So while the debate goes on as to who was really hurt by the motion – whether it pointed out Gonzales' ineptitude or the Democrats' desire to play politics (or both) – we were most interested in the seven Republicans who voted to bring the "no confidence" measure to the floor. Five of them are up for re-election next year. Here's how their campaigns look at this point:

NORM COLEMAN (Minnesota): Coleman has been seen as vulnerable from the moment he edged past former Vice President Walter Mondale in their 2002 contest, held shortly after Democratic incumbent Paul Wellstone died in a plane crash. He has taken steps to increase his standing, opposing President Bush's plan to increase troop strength in Iraq and calling for Alberto Gonzales' resignation. The two leading Democrats who are fighting to take on Coleman are Al Franken, the comedian and liberal activist, and wealthy attorney Mike Ciresi, who had sought his party's Senate nomination in 2000 but lost to Mark Dayton. Coleman may be the most endangered Senate Republican for 2008.

SUSAN COLLINS (Maine): In her bid for a third term, Collins has a serious opponent in Democratic Rep. Tom Allen. Collins and fellow Republican Sen. Olympia Snowe, in addition to voting for the no-confidence motion, are both lukewarm about the war. But Collins has resisted voting for any bill that includes a specific withdrawal date. Allen opposed the war from the start, voting against the House resolution authorizing Bush to take action against Saddam Hussein back in 2002, and antiwar groups are expected to rally behind him. (As an aside, Chellie Pingree, the former head of Common Cause who lost to Collins in 2002, is one of several Democrats hoping to succeed Allen in the House.)

CHUCK HAGEL (Nebraska): Unlike the others on this list, Hagel is not facing a serious threat to his re-election. But it's also not certain that Hagel will run again. His very public denunciation of Bush's war policies have led to speculation that Hagel could either retire or run for president as an independent. Already announced as a candidate for the seat is state Attorney General Jon Bruning, a Republican who says he's in the race regardless of what Hagel decides to do. Another potential candidate is ex-Rep. Hal Daub, who gave up his House seat for an unsuccessful Senate bid back in 1988. The Democrats' dream candidate is Omaha Mayor Mike Fahey, but he may not run if Hagel seeks a third term.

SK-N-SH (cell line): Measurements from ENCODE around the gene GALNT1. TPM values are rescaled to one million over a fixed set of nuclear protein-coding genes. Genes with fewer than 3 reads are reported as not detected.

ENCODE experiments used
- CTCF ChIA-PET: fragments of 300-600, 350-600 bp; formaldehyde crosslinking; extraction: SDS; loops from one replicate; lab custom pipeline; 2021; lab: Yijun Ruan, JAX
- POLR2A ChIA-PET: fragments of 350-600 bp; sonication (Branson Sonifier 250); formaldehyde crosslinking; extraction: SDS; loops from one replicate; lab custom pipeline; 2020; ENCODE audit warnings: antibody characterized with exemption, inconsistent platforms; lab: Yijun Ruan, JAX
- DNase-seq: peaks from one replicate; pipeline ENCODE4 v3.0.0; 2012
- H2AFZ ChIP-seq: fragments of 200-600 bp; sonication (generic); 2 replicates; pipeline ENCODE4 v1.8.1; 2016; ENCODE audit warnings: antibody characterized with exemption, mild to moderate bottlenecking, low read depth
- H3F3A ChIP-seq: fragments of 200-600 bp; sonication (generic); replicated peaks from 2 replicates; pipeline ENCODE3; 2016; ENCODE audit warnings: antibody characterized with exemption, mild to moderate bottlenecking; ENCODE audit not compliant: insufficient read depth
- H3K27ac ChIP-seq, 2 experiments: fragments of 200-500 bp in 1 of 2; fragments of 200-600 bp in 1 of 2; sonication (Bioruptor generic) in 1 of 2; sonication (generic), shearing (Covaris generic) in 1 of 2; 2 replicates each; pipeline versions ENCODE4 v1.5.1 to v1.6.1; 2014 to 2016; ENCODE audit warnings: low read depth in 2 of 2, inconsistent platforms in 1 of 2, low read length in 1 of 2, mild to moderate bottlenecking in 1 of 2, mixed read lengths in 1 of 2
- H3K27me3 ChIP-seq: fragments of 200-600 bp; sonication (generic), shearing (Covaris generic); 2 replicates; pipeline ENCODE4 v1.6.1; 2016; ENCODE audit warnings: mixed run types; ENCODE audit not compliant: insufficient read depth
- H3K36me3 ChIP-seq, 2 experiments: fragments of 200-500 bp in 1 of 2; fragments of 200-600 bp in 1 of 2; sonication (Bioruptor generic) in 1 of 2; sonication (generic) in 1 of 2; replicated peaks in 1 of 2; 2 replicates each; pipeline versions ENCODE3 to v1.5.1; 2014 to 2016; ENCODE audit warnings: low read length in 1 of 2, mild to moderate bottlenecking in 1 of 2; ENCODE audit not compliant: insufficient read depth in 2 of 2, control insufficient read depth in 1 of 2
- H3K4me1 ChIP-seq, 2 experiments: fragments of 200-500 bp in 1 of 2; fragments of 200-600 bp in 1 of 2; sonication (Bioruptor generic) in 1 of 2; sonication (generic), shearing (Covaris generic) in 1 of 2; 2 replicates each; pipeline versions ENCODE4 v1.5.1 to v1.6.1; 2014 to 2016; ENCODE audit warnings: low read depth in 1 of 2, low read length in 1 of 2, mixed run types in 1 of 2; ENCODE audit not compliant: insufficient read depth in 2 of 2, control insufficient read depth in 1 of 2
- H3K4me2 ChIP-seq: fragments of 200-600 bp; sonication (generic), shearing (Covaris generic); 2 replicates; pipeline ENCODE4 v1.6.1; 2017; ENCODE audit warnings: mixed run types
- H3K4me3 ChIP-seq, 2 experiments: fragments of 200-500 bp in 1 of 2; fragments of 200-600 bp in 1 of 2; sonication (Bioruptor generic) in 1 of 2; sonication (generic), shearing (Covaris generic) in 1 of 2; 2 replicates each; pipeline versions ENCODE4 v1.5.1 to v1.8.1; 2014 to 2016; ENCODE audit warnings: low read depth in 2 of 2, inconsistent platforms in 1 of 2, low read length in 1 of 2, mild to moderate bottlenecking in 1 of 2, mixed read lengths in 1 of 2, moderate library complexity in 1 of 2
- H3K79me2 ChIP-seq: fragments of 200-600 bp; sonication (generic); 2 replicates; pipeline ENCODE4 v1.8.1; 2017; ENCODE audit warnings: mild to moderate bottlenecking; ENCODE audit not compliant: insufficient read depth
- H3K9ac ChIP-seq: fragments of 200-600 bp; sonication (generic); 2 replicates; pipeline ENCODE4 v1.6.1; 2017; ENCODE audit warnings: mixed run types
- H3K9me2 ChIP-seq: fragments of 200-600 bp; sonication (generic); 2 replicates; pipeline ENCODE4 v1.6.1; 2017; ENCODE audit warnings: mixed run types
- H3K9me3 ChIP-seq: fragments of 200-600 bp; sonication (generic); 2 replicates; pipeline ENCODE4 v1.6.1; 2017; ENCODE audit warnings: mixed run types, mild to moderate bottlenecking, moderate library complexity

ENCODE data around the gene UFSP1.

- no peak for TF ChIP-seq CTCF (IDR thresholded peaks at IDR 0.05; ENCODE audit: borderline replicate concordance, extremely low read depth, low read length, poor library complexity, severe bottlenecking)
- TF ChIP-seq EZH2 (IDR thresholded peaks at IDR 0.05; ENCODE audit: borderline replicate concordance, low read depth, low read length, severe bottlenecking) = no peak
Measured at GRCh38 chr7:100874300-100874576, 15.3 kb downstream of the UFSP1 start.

GORDON SMITH (Oregon): Smith has long been listed as a serious Democratic target, and he may ultimately find himself in a tough battle for a third term. But for someone generally considered vulnerable, he has been spared challenges from nearly every major Democrat in the state. Smith has been savvy enough to break with the president on the Iraq war. He has also been raising a ton of money. Consequently, Democratic Reps. Peter DeFazio, Earl Blumenauer and David Wu have all nixed running, along with former Gov. John Kitzhaber. Ultimately, the Democrats will come up with a candidate, but for now Smith has the advantage.

JOHN SUNUNU (New Hampshire): Democrats had an incredibly successful 2006 in New Hampshire, re-electing their governor by a record margin, knocking off both GOP congressmen and taking both houses of the state legislature. They want to continue the trend by ousting Sununu in '08. At least two Dems are in the hunt: Portsmouth Mayor Steve Marchand and Katrina Swett, who ran for a House seat five years ago. Many Democrats would love to see former Gov. Jeanne Shaheen take another shot; she narrowly lost to Sununu in the '02 contest.

For the record, here's a look back at the Feb. 3, 2005, vote in the Senate to confirm Gonzales as attorney general. The tally was 60-36. No Republican voted to oppose the nomination. Here's how the Democrats voted:

FOR (6): Landrieu (LA), Lieberman (CT), Nelson (NE), Nelson (FL), Pryor (AR), Salazar (CO).